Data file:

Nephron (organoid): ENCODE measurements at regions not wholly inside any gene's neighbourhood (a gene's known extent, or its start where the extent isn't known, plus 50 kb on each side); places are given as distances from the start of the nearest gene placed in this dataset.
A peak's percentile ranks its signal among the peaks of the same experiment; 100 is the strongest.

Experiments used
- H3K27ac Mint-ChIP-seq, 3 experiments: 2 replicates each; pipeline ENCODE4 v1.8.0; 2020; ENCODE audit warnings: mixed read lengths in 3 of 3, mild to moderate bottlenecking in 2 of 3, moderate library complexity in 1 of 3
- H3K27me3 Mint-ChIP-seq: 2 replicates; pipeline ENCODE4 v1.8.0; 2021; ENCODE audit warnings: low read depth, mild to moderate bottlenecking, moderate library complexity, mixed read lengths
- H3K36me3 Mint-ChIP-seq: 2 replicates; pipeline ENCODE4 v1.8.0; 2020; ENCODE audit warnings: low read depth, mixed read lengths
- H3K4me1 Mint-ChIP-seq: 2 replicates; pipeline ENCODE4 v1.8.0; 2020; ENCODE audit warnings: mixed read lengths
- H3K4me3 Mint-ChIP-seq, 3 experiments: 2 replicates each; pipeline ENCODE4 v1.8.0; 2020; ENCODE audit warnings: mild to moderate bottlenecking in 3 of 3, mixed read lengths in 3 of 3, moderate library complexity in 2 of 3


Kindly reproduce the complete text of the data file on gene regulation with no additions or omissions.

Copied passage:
Nephron (organoid): ENCODE measurements at regions not wholly inside any gene's neighbourhood (a gene's known extent, or its start where the extent isn't known, plus 50 kb on each side); places are given as distances from the start of the nearest gene placed in this dataset.
A peak's percentile ranks its signal among the peaks of the same experiment; 100 is the strongest.

Experiments used
- H3K27ac Mint-ChIP-seq, 3 experiments: 2 replicates each; pipeline ENCODE4 v1.8.0; 2020; ENCODE audit warnings: mixed read lengths in 3 of 3, mild to moderate bottlenecking in 2 of 3, moderate library complexity in 1 of 3
- H3K27me3 Mint-ChIP-seq: 2 replicates; pipeline ENCODE4 v1.8.0; 2021; ENCODE audit warnings: low read depth, mild to moderate bottlenecking, moderate library complexity, mixed read lengths
- H3K36me3 Mint-ChIP-seq: 2 replicates; pipeline ENCODE4 v1.8.0; 2020; ENCODE audit warnings: low read depth, mixed read lengths
- H3K4me1 Mint-ChIP-seq: 2 replicates; pipeline ENCODE4 v1.8.0; 2020; ENCODE audit warnings: mixed read lengths
- H3K4me3 Mint-ChIP-seq, 3 experiments: 2 replicates each; pipeline ENCODE4 v1.8.0; 2020; ENCODE audit warnings: mild to moderate bottlenecking in 3 of 3, mixed read lengths in 3 of 3, moderate library complexity in 2 of 3